The genome of SAM19 revealed the presence of 75 COGs not shared with its closest relatives DSM25 and BGSP7. However, analysis of the corresponding proteins did not highlight any specific feature suggesting higher toxicity of SAM19 compared to DSM25. Interestingly, SAM19 unique COGs included different phage related proteins, suggesting the possibility that phage functions and lysogenic conversion could play a role in the increased entomopathogenic activity.

The insecticidal activity of some strains of B. laterosporus has been associated to the presence of cytoplasmic inclusions containing insecticidal crystal proteins (Orlova et al., 1998). As revealed by TEM observations, SAM19 does not display intracellular crystalline inclusions. Entomopathogenic B. laterosporus strains lacking parasporal crystals have been previously described. Among these, the strain UNISS18 is characterized by insecticidal activity against Musca domestica and Ae. aegypti (Ruiu et al., 2007). This strain, however, is phylogenomically distant from SAM19. Its pathogenicity has been correlated to different virulence factors, including two surface proteins, CbpA and CbpB, associated to the CSPB. While a gene (LICBGMMG_04116) encoding a protein with 91.89% identity to UNISS18 CpbA was identified in SAM19, the new isolate did not display any CpbB homologue. A BLAST search analysis revealed that SAM19 encodes proteins previously identified as putative virulence factors expressed by UNISS18 during growth in the insect body (Marche et al., 2018). These proteins, with a high level of sequence identity (81.41–100%) with their UNISS18 homologues (Supplementary Table 4) include chitinases ChiA and ChiB (LICBGMMG_02893 Chitinase A1; LICBGMMG_01497 Chitodextrinase), a collagenase-like protease PrtC (LICBGMMG_01889), GlcNAc-binding protein (LICBGMMG_01411), protective antigen proteins (LICBGMMG_05212; LICBGMMG_04772; LICBGMMG_05296), bacillolysin (LICBGMMG_04689), thermophilic serine proteinase (LICBGMMG_02557), and the insecticidal toxin Mtx (LICBGMMG_04980 Epsilon-toxin type B). The toxicity of the new isolate against Ae. albopictus could therefore result from the concerted activity of a variety of virulence factors.

Further studies are needed to better characterize the toxicity of the newly identified SAM19 B. laterosporus strain against other mosquito and, more generally, Diptera species and to test the strain stability in field settings, using formulated or unformulated preparations. The higher toxicity of SAM19, compared with other B. laterosporus strains used as reference, supports the possibility of adding this strain to the arsenal of eco-compatible tools that can be used to control mosquitoes and to limit the spread of invasive species and their associated diseases. Noteworthy, since B. laterosporus strains have been previously described for their toxicity to insects (Coleoptera, Lepidoptera, and Diptera), nematodes and mollusks (Ruiu, 2013), it will be important to assess possible off-target effects of SAM 19 to other species and organisms. Furthermore, the identification of genes encoding antimicrobial molecules suggests its potential use for antimicrobial production.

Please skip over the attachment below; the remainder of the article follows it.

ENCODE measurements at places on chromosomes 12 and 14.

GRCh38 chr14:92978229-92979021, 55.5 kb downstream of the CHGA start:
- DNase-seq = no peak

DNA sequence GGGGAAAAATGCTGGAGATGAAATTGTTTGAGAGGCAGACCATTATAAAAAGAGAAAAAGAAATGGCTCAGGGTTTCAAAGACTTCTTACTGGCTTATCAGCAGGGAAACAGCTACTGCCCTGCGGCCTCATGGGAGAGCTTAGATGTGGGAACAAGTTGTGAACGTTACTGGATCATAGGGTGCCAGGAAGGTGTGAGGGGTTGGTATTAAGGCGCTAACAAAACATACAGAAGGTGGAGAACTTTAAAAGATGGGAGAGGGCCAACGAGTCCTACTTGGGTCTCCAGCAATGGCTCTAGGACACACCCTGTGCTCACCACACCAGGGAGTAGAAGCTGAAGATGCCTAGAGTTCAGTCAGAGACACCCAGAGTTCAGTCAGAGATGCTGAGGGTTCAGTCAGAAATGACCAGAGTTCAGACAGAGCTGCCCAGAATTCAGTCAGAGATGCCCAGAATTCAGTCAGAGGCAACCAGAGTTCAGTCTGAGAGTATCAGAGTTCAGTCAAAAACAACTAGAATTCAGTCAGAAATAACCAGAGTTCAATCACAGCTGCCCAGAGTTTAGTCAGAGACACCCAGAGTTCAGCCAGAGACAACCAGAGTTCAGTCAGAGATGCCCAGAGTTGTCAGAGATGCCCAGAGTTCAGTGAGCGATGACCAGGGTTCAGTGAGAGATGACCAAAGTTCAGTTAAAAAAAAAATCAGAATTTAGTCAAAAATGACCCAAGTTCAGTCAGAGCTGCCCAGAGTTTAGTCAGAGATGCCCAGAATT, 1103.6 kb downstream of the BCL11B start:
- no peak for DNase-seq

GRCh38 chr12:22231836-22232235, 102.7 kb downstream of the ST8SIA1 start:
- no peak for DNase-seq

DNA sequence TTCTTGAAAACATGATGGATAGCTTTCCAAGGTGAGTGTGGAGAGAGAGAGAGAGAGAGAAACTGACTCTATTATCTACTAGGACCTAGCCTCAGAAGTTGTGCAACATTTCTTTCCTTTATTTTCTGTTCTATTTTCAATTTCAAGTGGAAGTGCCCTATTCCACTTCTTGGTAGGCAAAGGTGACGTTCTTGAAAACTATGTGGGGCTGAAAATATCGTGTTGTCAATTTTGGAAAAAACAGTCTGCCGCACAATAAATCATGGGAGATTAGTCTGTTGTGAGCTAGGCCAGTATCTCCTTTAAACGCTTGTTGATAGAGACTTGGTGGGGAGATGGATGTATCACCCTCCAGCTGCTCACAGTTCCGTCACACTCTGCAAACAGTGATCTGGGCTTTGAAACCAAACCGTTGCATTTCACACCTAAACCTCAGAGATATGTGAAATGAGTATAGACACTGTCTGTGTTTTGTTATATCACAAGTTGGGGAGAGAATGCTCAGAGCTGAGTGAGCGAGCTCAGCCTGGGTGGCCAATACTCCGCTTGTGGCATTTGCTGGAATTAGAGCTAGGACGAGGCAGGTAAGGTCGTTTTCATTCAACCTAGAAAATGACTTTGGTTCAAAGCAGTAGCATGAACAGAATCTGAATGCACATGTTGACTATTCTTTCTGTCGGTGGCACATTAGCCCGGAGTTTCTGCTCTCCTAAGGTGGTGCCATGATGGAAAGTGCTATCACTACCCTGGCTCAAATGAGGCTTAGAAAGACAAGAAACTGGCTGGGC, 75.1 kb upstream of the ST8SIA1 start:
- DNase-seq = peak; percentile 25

Data Availability Statement

The datasets presented in this study can be found in online repositories. The names of the repository/repositories accession number(s) can be found below:, JADGMT000000000;, SAMN16515084.

Author Contributions

GB, PG, EF, GG, and AA contributed to the conception and design of the study. GB, SM, PG, VS, and EU screened the collection of soil samples, isolated bacterial strains with larvicidal activity against Ae. albopictus, and identified and characterized SAM19. CF, MC, and DS performed SAM19 genome assembly, annotation, and phylogenomic analysis. GR, EC, and LS performed TEM analysis of SAM19. GB, PG, MC, and DS drafted the manuscript. GB, PG, and EF finalized the manuscript. All authors read and approved the final manuscript.


This work was supported by a Fondazione Bussolera-Branca research grant to AA and GG and by the Italian Ministry of Education, University and Research (MIUR): Dipartimenti di Eccellenza Program (2018–2022) – Department of Biology and Biotechnology “L. Spallanzani”, University of Pavia (GB, DS, GG, and AA).

Conflict of Interest

The authors declare that the research was conducted in the absence of any commercial or financial relationships that could be construed as a potential conflict of interest.


We are grateful to Mrs. Elisabetta Andreoli (Department of Biology and Biotechnology, University of Pavia) for expert technical assistance.

Supplementary Material

The Supplementary Material for this article can be found online at:


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Keywords: Aedes albopictus, Brevibacillus laterosporus, biopesticides, genome sequencing, soil microbiota community

Citation: Barbieri G, Ferrari C, Mamberti S, Gabrieli P, Castelli M, Sassera D, Ursino E, Scoffone VC, Radaelli G, Clementi E, Sacchi L, Ferrari E, Gasperi G and Albertini AM (2021) Identification of a Novel Brevibacillus laterosporus Strain With Insecticidal Activity Against Aedes albopictus Larvae. Front. Microbiol. 12:624014. doi: 10.3389/fmicb.2021.624014

Received: 30 October 2020; Accepted: 19 January 2021;
Published: 17 February 2021.

Edited by:

Jeremy Keith Herren, International Centre of Insect Physiology and Ecology (ICIPE), Kenya

Reviewed by:

Bo Zhu, Shanghai Jiao Tong University, China
Maria Vittoria Mancini, MRC-University of Glasgow Centre For Virus Research (MRC), United Kingdom

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*Correspondence: Giulia Barbieri,